Dapsone-induced drug reaction with eosinophilia and systemic symptoms (DRESS): the role of the primary care physician

  • Blessing O Akor Department of Fam. Medicine, University of Abuja Teaching Hospital, P.M.B 228, Abuja-F.C.T. Nigeria.
  • Bob Ukuonu Department of Int. Medicine, University of Abuja, P.M.B 117, Abuja, Nigeria.
  • Alexander A. Akor Department of Int. Medicine, University of Abuja, P.M.B 117, Abuja, Nigeria.
  • Ojonugua A Ameh Department of Int. Medicine, University of Abuja, P.M.B 117, Abuja, Nigeria.
  • Theresa Otu Department of Haematology, University of Abuja, P.M.B 117, Abuja, Nigeria.
  • Thairu Yunusa Department of microbiology, University of Abuja, P.M.B 117, Abuja, Nigeria.
  • Onyinye Onyeadi Department of Fam. Medicine, University of Abuja Teaching Hospital, P.M.B 228, Abuja-F.C.T. Nigeria.
  • Grace Lakai Department of Pharmacy, University of Abuja Teaching Hospital, P.M.B 228, Abuja-F.C.T. Nigeria
Keywords: Drug Reaction, Eosinophilia, Systemic Symptoms, Dapsone, Primary Care

Abstract

Drug reaction with eosinophilia and systemic symptoms (DRESS) is a rare but severe adverse drug reaction with debilitating morbidity and high mortality. The interest of this presentation is to report a case of dress and the role of the healthcare coordinator (family physician) in early diagnosis, prompt treatment and coordination of care. We report a case of a 32-year-old male who was wrongly commenced on Dapsone for seizure disorder from a primary health centre. He presented two months later with a month history of severe dry cough, pleurisy, intermittent breathlessness and high-grade fever. He had a generalized pruritic rash with erythema and desquamation. There was marked oedema of the face and feet with generalized lymphadenopathy. He was jaundiced with tender hepatomegaly. He had dark coloured urine and a trace of proteinuria but normal renal function. There was marked leukocytosis (35*109/l) with eosinophilia (36%). His chest X-ray and viral screen for HBV, HCV and HIV were all negative. The multiple systemic presentations warranted a multidisciplinary review, and a final diagnosis of DRESS was made. His symptoms began to resolve within two days of withdrawal of the offending drug and commencement of oral corticosteroid with supportive care for his symptoms. At six weeks, there was a complete resolution of clinical features, and his laboratory parameters had returned to the baseline. Diagnosis of DRESS can be challenging, and a high index of suspicion is required. The multidisciplinary coordination of care by the first line physicians can also not be overemphasized for good outcomes.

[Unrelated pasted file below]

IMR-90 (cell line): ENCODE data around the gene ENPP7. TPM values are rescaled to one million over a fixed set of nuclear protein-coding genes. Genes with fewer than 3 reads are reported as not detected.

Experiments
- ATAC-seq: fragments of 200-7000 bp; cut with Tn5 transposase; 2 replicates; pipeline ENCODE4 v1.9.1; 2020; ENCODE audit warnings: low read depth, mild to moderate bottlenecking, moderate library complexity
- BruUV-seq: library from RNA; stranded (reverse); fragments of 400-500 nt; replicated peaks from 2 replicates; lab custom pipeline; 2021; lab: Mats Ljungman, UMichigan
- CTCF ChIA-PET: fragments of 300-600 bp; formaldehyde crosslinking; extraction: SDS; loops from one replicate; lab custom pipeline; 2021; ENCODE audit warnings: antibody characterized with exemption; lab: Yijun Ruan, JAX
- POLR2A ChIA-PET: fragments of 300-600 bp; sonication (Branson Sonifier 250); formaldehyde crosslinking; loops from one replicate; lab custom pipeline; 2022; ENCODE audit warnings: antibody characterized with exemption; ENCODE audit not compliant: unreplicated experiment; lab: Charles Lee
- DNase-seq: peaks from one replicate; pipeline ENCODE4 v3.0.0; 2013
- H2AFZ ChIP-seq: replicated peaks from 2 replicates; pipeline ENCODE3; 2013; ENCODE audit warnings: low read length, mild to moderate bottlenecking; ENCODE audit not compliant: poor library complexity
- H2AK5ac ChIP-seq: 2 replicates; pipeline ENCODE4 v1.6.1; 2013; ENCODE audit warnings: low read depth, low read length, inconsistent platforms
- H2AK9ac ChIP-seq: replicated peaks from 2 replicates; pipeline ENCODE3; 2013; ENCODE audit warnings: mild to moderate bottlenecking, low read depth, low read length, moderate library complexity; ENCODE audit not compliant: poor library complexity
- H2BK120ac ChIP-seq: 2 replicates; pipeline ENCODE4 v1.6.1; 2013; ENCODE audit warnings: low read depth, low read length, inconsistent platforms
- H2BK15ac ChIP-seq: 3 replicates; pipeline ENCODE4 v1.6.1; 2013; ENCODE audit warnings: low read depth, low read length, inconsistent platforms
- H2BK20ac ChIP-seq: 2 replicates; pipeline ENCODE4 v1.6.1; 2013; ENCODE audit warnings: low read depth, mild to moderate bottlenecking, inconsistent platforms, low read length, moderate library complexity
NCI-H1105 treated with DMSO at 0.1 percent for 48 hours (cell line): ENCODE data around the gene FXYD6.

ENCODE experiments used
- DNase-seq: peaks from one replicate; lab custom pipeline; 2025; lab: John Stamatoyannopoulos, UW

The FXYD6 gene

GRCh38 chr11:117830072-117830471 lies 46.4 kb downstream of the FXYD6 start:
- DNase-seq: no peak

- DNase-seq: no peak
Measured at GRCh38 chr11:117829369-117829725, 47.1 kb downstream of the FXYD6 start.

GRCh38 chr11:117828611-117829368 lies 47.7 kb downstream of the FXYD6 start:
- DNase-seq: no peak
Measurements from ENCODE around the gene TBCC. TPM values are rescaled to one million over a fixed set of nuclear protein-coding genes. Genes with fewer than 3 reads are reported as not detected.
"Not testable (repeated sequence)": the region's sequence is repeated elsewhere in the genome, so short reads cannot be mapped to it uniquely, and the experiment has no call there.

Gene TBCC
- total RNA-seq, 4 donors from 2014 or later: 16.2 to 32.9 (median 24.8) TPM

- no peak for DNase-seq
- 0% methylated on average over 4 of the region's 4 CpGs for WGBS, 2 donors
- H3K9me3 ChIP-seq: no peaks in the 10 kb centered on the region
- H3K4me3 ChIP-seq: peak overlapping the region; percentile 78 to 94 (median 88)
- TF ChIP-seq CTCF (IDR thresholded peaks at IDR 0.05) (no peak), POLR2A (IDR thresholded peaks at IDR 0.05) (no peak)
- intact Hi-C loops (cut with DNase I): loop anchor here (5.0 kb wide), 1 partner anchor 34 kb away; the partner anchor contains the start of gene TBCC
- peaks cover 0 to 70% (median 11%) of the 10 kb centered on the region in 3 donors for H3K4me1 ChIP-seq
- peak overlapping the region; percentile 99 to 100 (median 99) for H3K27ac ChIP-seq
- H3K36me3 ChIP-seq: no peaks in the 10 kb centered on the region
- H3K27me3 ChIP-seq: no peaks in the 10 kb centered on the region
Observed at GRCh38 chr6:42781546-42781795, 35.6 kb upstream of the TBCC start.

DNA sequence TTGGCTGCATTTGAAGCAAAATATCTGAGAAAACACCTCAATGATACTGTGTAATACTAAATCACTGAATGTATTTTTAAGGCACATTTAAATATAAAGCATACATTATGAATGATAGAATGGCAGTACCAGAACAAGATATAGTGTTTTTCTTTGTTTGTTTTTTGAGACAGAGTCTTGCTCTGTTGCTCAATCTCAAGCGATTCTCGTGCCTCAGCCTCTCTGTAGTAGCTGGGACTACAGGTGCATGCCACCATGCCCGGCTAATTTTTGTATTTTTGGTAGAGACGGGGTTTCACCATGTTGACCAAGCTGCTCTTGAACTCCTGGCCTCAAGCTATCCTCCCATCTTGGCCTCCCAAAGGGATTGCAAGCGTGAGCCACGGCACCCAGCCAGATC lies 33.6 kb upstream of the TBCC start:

Published
2021-05-01
Section
Articles

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print ISSN: 0016-9560